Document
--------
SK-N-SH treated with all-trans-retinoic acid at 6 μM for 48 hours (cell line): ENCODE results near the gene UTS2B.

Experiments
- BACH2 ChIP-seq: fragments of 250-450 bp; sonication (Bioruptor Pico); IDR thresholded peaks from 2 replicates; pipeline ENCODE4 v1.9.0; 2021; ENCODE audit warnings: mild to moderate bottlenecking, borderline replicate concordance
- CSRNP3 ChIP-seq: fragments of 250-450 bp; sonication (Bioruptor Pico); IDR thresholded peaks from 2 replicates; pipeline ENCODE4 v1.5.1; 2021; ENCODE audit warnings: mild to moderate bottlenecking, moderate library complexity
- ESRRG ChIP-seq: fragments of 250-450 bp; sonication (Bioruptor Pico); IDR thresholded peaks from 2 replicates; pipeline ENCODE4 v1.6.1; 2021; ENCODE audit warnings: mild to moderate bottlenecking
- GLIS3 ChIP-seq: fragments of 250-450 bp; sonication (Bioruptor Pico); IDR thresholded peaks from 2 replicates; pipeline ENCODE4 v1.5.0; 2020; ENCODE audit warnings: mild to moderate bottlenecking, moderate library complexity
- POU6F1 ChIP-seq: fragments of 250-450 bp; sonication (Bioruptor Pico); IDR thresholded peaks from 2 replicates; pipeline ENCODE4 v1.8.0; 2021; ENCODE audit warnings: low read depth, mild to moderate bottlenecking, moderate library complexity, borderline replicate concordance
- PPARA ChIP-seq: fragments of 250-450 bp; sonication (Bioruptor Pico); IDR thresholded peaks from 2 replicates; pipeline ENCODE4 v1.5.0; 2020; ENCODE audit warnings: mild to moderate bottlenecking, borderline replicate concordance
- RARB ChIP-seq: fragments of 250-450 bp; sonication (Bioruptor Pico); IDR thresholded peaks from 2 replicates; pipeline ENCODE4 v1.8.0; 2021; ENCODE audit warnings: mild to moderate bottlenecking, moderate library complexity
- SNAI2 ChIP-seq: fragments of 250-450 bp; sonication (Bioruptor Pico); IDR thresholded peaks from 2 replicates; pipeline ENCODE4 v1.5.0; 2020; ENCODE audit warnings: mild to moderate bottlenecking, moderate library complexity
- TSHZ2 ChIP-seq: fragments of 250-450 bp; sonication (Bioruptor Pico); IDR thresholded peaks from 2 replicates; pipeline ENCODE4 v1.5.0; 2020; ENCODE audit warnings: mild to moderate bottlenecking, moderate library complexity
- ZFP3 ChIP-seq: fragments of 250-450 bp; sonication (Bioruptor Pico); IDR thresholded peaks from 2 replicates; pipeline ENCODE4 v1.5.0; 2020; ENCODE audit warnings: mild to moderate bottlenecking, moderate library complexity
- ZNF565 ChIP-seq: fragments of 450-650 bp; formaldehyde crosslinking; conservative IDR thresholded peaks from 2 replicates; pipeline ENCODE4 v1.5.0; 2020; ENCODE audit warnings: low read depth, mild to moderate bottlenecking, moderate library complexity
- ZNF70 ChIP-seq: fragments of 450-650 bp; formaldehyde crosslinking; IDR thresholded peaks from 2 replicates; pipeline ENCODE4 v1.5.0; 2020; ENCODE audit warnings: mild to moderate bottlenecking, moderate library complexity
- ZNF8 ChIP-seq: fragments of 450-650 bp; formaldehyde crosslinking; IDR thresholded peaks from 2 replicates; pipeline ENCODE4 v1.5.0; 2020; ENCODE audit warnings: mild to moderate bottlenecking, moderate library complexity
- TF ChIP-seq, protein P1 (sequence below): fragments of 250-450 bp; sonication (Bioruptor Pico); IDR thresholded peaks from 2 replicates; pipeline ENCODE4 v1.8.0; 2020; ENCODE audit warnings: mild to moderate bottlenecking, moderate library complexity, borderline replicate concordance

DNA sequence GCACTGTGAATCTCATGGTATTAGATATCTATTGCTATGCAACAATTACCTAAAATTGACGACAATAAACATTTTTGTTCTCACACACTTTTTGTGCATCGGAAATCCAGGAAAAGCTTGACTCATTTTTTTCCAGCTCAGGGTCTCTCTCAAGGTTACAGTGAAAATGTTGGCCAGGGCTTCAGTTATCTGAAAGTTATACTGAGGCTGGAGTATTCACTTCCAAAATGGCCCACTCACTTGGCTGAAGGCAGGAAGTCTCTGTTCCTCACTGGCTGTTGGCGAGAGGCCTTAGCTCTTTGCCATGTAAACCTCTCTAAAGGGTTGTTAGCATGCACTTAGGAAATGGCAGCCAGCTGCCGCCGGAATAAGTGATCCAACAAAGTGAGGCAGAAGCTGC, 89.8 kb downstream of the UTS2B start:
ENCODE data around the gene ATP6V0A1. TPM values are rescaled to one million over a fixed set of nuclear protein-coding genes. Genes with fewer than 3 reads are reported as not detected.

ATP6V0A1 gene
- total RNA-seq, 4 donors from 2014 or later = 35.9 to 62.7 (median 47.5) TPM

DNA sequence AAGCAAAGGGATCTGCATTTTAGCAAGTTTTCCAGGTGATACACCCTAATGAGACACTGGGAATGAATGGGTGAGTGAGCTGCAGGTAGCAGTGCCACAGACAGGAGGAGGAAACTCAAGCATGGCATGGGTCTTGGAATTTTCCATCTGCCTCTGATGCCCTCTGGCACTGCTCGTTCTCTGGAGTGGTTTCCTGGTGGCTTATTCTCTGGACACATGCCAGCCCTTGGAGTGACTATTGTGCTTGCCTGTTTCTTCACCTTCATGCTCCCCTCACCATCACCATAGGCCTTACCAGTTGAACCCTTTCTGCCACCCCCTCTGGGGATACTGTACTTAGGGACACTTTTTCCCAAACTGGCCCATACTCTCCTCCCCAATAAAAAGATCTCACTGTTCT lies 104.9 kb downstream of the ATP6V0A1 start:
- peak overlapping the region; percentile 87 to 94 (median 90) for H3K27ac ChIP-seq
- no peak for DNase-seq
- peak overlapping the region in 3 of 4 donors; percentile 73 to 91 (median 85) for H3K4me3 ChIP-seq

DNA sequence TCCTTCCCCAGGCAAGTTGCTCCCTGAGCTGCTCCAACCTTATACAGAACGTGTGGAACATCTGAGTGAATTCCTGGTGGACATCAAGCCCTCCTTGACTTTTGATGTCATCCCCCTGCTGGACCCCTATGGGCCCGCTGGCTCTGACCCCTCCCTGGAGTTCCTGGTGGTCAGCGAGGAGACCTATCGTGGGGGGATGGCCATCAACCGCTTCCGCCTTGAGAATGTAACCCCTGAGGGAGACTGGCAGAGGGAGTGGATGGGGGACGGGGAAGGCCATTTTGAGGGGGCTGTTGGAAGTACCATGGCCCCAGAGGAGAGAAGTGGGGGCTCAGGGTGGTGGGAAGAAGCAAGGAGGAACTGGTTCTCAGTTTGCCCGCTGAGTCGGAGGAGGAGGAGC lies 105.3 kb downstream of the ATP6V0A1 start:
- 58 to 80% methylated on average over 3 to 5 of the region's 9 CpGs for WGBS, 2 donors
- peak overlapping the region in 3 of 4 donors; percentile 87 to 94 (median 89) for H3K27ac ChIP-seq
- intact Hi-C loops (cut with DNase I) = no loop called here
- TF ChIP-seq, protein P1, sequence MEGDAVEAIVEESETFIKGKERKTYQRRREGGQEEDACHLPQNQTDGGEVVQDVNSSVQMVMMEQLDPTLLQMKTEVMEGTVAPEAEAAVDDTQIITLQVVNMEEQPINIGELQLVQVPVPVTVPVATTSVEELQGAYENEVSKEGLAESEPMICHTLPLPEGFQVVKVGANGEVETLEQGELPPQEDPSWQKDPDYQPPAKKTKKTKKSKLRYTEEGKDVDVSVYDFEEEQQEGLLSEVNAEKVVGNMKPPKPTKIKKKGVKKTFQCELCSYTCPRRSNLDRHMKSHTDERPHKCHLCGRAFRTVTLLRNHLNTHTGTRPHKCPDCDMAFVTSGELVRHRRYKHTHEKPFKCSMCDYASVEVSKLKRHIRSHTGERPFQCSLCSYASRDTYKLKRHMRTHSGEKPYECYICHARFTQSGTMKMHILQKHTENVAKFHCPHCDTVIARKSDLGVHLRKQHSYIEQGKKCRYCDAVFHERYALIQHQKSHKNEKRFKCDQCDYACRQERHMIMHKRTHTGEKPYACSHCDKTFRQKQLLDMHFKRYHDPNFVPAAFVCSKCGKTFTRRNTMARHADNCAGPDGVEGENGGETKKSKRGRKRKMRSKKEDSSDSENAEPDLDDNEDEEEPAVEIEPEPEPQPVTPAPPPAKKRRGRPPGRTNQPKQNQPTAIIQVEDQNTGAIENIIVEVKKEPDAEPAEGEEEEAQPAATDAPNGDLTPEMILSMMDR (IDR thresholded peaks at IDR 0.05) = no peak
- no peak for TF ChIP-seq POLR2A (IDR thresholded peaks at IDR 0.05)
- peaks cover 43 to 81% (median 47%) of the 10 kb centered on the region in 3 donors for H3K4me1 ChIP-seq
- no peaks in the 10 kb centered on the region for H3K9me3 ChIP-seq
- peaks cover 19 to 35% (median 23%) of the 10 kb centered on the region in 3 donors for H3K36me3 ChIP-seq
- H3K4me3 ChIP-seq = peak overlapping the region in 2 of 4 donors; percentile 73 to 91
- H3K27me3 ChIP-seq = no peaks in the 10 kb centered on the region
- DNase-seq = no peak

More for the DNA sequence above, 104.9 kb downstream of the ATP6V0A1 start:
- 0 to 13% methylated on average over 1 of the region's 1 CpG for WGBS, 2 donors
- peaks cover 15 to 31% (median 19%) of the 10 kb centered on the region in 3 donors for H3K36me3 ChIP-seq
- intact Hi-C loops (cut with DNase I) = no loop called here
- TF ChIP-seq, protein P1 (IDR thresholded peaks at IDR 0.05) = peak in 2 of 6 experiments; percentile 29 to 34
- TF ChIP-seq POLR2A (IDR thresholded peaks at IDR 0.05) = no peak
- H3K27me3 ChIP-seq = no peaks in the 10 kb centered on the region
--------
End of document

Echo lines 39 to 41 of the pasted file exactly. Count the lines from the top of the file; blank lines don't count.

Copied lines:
- peaks cover 15 to 31% (median 19%) of the 10 kb centered on the region in 3 donors for H3K36me3 ChIP-seq
- intact Hi-C loops (cut with DNase I) = no loop called here
- TF ChIP-seq, protein P1 (IDR thresholded peaks at IDR 0.05) = peak in 2 of 6 experiments; percentile 29 to 34